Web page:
Last edited: Aug 20, 2018
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  6. Paulo Narciso

    Paulo Narciso Maha Guru

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    Honestly I'm very sceptical about this "new" technologies that vendors try to sell. Over the years they tried to sell new hardware, announcing wonders about those technologies like Physx, Tesselation, etc. And to these days they are hardly used.
    I think Nvidia is trying to justify their tensor cores in a gaming card, instead of giving more cuda cores which would give more tangible performance increase.
     
  7. Denial

    Denial Ancient Guru

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    Tessellation is used in nearly every single game? PhysX (GPU accelerated) was hardware locked to Nvidia which is why it never saw adoption. That plus physics systems themselves are a nightmare for multiplayer implementation and thus often not used anyway.

    The problem with just adding more CUDA cores is that game developers are running into a visual plateau with rasterization. The amount of work you need to put in to fake a shader into looking like a physically based representation is getting exponentially higher. Raytracing is just a paradigm shift that automatically gives us better results with less work (but less performance as well). Should also point out that the "RT core" is a misnomer, the "raytracing engine" is built into the SM and ALUs - the processing occurs entirely in the SM. The CUDA cores on Volta/Turing are larger due to a larger cache, which should give a general IPC uplift and would have happened regardless to raytracing or not. I keep seeing people thinking RT/Tensor cores are discreet cores - they aren't - think of it more like an ISA extension that utilizes ALU concurrency featured in Volta/Turing.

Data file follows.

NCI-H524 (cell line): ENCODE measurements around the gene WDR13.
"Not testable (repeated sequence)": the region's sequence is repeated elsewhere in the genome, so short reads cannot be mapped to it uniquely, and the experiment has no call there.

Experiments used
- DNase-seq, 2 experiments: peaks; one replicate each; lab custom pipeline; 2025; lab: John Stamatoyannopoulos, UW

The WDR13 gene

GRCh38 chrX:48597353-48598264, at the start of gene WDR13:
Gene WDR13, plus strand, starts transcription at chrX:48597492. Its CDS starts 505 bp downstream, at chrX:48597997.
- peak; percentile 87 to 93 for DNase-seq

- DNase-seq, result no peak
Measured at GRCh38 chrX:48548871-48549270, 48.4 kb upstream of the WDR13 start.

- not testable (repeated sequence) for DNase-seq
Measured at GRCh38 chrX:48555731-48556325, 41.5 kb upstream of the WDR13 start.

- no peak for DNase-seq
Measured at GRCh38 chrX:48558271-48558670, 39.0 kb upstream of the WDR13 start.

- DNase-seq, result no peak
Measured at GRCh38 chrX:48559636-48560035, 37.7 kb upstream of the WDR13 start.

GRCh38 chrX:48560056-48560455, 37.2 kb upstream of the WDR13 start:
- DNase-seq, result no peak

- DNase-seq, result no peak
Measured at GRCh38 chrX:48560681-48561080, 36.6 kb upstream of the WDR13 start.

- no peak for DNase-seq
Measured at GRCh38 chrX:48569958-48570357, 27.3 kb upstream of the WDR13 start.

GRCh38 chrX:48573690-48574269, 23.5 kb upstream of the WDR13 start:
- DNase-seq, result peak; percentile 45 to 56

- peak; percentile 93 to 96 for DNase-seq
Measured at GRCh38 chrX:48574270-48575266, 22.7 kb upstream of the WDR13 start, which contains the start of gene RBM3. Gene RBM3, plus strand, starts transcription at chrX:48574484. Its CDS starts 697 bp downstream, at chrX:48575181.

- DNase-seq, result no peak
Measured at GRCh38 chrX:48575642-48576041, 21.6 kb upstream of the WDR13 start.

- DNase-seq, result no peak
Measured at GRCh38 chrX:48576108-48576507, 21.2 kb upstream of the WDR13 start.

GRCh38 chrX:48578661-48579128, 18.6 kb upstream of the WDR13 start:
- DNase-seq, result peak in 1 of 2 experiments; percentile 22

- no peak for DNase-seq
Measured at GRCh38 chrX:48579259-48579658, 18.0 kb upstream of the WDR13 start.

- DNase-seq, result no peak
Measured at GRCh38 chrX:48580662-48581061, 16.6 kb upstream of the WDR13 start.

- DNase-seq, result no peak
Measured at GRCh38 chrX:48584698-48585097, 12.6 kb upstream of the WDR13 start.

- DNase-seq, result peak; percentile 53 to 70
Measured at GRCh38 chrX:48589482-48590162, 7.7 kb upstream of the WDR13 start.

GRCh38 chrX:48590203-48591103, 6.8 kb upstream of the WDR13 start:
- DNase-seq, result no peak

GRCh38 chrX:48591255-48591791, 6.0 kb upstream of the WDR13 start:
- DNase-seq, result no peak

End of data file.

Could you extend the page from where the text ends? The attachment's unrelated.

8. gx-x

    gx-x Ancient Guru

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    Well, having listened to that John Carmack talk he gave back in 2016, shaders are being thrown out for many things. Even first Rage used a lot of light sampling instead of baked shadows. As did Doom reboot. What he said thou was that material properties have to be updated if you want things to look real. Otherwise, it doesn't matter if you ray trace it or not. Updating materials today (or rather back then in 2015/2016) required a lot of work, involved laser readings etc.
    I assume companies like Epic and others that make engines will do the heavy lifting, but still...I mean, looking back at first Crysis game, you can see how much benefit is there when you just do the materials more correctly. It will never look outdated, like, say, Quake 2. :)
     
  9. Denial

    Denial Ancient Guru

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    Well in terms of photorealistic graphics in materials the direction everyone is headed is photogrammetry. They are getting better at delighting the photogrammetry samples (this was the hardest, most labor intensive part previously, but algorithms/software are helping to speed this up) and handling the texture requirements better. Eventually most photorealistic games will use Quixel quality level stuff everywhere. They'll probably also start using machine learning to create new textures with similar properties to those.. as it's hard to get to planets like Mars to sample rocks/soil for the next Doom :p

    It's a combination of everything that brings higher visual quality - the industry is tackling every side. Lighting is the most challenging from a compute standpoint, that's why this DXR acceleration stuff is deemed so "revolutionary". Were obviously still far away from 100% scene path tracing but this is a great start.
     
  10. gx-x

    gx-x Ancient Guru

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    Well, big studios get 99% of everything correctly, at 30 mins per frame render time...(watch The Adventures of Tintin if you haven't already) so that is not the issue, the issue is how to do it at 60 fps, at least, without throwing one unimaginable number of transistors at it :D